The central idea is to attack all at once. Clean out your closet by putting ALL of your clothes which may be located throughout the house (search through those boxes, attics, ironing piles, etc.) into one location and go through them: blouses in one pile, slacks in another, and so on (there goes my entire upper floor). Discard what "no longer brings you pleasure," thank it for its service, "thank you flannel mid-calf skirt from my mother-in-law" and get rid of it. The author almost guarantees that once you do this *simple* approach, you will never have clutter again. I can guarantee I will. I hate ironing; I hate emptying the dishwasher, I hate washing windows, I have 22 pairs of black pants I'm keeping, and unless Cinderella's crafty little mice and birds show up to take over those chores, I'll have clutter, and more black pants. She does this with EVERYTHING in your house, including your junk drawer, spare change, lint. No more jars filled with pennies...that is disrespectful to the money--and there goes my ashtray jammed with change, the old pickle jar full of money in the kitchen, and what about my book of state quarters?

The day I come home, walk in the door, and say "thank you table for giving me a place to put my purse," "thank you jacket for keeping me warm and protecting me from the elements," commit me. I want to come home and kick off my shoes (don't care where they land), throw my jacket over a chair, drop my purse where I stand and say, "Thank you dirty clothes for washing yourselves," "Thank you bed for changing your own sheets," "Thank you food for being cooked and on the table." Now that is Life-Changing Magic.

*I did learn to fold my clothes so they stand up...but I had to actually listen to the author tell me first to "listen to the item of clothing, it will tell you how it wants to be folded." Mine said it wanted to lay on the floor until I needed it next. Pass--better to be a sane slob.

359 people found this helpful

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  • Christina
  • 2015-06-23

Don't fall victim to 5 star raters like me!

What could have made this a 4 or 5-star listening experience for you?

I was really looking for a book on the life-changing magic of tidying up and hoped to glean something new and useful as I am already a very organized person. The only thing we have in excess is Legos which are contained in one large tote. What I heard was an autobiography of Kondo's lifelong struggle to contain things and live like a minimalist. She describes in neurotic detail her life from kindergartner to present day her level of frustration that everybody around her isn't a neat freak.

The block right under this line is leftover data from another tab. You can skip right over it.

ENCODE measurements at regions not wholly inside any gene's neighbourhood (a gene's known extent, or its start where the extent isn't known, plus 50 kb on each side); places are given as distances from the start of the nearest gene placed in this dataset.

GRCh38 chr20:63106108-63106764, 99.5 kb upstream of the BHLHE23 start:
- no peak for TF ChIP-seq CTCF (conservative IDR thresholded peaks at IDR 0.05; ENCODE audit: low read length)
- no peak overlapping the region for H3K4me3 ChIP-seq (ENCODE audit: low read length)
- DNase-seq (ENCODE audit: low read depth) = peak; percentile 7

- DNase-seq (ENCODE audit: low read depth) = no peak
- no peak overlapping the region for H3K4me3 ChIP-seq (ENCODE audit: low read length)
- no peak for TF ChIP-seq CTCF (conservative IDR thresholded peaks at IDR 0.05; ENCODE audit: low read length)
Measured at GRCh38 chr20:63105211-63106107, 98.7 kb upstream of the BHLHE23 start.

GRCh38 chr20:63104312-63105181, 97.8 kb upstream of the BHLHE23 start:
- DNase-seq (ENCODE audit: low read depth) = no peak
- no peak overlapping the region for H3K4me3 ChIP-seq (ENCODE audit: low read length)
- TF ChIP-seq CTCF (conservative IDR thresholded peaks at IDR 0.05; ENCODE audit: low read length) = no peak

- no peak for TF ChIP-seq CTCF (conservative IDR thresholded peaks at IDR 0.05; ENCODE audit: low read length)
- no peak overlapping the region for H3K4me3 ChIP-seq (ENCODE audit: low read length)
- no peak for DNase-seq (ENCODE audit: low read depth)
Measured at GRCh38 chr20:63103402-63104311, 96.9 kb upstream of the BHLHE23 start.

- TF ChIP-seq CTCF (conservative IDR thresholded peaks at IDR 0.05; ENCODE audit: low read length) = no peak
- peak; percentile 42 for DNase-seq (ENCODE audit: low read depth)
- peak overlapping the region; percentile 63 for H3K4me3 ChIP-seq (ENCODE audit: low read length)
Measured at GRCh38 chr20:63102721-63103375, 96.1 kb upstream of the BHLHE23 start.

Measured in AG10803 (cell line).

In the end, she advises listeners to basically throw everything you aren't using or don't have deep and intense connection to. Be warned! If you follow her method you will have to re-buy or spend valuable time hunting down a like item that you threw away but now need.

If I don't have time to organize properly around a hectic schedule do I really have to time speak out loud to everyone of my inanimate belongings and thank them for their service to me? Absolutely ridiculous. If I had the time leisurely read a book and thank each page as I lovingly turned it I wouldn't need an audio service.

I feel the five star raters listened to a completely different book. I am shocked that people felt this book was life-changing or in any way practical. After hearing this book, my method, The Christina Method is perfect for me.I will learn to live with items I don't use everyday but are clearly labeled boxes in storage areas. This book preaches wastefulness and will wreak havoc on your time management.

What was most disappointing about Marie Kondo’s story?

This was very impractical for a busy single mom. I literally learned 2 helpful tips. The first was to store tshirts in drawers on their sides rather than stacked and to seconldy to store like handbags like nesting dolls.

What do you think the narrator could have done better?

The author is super-excited about tidying (which by the way, this book almost makes me despise that word because of the its overuse.) The narrator sounds like she was reading was forced to read the instruction manuals the author makes you throw away. Two starts for the Japanese pronunciations.

If you could play editor, what scene or scenes would you have cut from The Life-Changing Magic of Tidying Up?